4-Mat / Cosine,
Added on December 1st, 2009 (4895 views)
Tell us something about yourself.
I'm Matt Simmonds, 35 (argh), games sound designer living in the UK. I read a lot, write music, make the odd game now and then.
What handle(s) did you use and how did you come up with it/them?
Handle's always been 4-Mat. I needed a name after putting my first Amiga MODs pack together. The first one that came up was the combination of formatting a disk and a pun on my real name. Guess that's the most boring handle story ever.
What group(s) were you in?
When I first had a C64 in the 80's, I just hung around on Compunet and wrote some tracks in Master Composer and Ubik's Musik. On Amiga, I was in Slipstream, then Anarchy. When I came back to the C64, to have a go at learning assembly, I joined Cosine and now I'm in Ate Bit and Orb instead.
What roles have you fulfilled?
Musician. I guess it's coder as well now. I'm the only 65xx coder in Ate Bit.
How long were you active for?
1989-1992 on the Amiga. On C64, 1999 onwards and I do the odd thing on VIC 20. I wouldn't say I'm active these days, only if I get some idea that hasn't been done yet and it's fast to create.
Tell us about those years and how you got into the scene in the first place.
I was into Compunet in the 80's because I had a coder friend who was downloading a lot of stuff (and ZZAP!64 magazine ran some articles on it). So I got a modem and joined up. I didn't have a disk drive first time around, so half my online time was spent saving them to tape (in kernal load). First thing I downloaded was Demon's Demo 1 by Neil Baldwin. Amiga was a natural progression from the C64, but I was still into demos. I joined Slipstream after sending some tracker modules out, then onto Anarchy where they became one of the biggest groups on Amiga in those days. On Amiga, I did mostly chip modules because I liked the SID sound.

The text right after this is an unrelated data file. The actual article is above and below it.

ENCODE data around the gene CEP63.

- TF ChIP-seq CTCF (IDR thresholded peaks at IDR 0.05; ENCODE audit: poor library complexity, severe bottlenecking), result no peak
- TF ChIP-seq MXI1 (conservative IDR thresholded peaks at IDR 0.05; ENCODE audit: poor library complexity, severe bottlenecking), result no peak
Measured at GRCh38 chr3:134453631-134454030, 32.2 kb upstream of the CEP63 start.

Describe a typical day for you in front of the computer.
The usual stuff, collect parcels in the morning, maybe track a few songs for the day or get some sendings ready, then go out for the night. The important part was not letting it take over your life really. I quit when it stopped being fun. People were taking it really seriously, like it was a business or something.
Did you personally invent any special techniques or tools to make things easier for you?
Not on the C64. I was too late for that and my code skills are very amateur (VIC 20 scene is easier to find new stuff but I dunno if I have myself). On the Amiga, I was one of the first to do chip modules apparantly, not that I knew that at the time.
When you look at what you did back then, what are you most proud of?
On the Amiga, people seem to rate my chip tracks. On the C64, probably Mini Melodies/Cosine. It's a silly 2K music disk with a simple player routine, but I enjoyed working on it. Size coding interests me a lot.
Who were your heroes on the scene and why?
The Mighty Bogg – First SID demos I heard ever. I used to make bas-relief screens like his for my songs. WE M.U.S.I.C. – Not so scene-related as such, but La Femme Chinoise was the first proper demo I saw. Benn's music demos were inspiring. He has a great gift for harmony. The Judges – Always interesting work. The Mean Team – Great code. Also, they'd use the latest Rob Hubbard tracks so I didn't need to buy a bad game just to hear them. Amusingly that'd be frowned upon these days. Panoramic Designs – Breath of fresh air, even now. They were amazing coders before and then they took off in another direction, just like Melon did on the Amiga and MFX and Orange have done on the PC. Crossbow/Crest – Of course. Kjell Nordbø – He was the best in the new scene, totally dedicated to his art. Ron Klaren (Amiga) – Was carrying on the SID tradition onto the Amiga, great inspiration for my chip module work.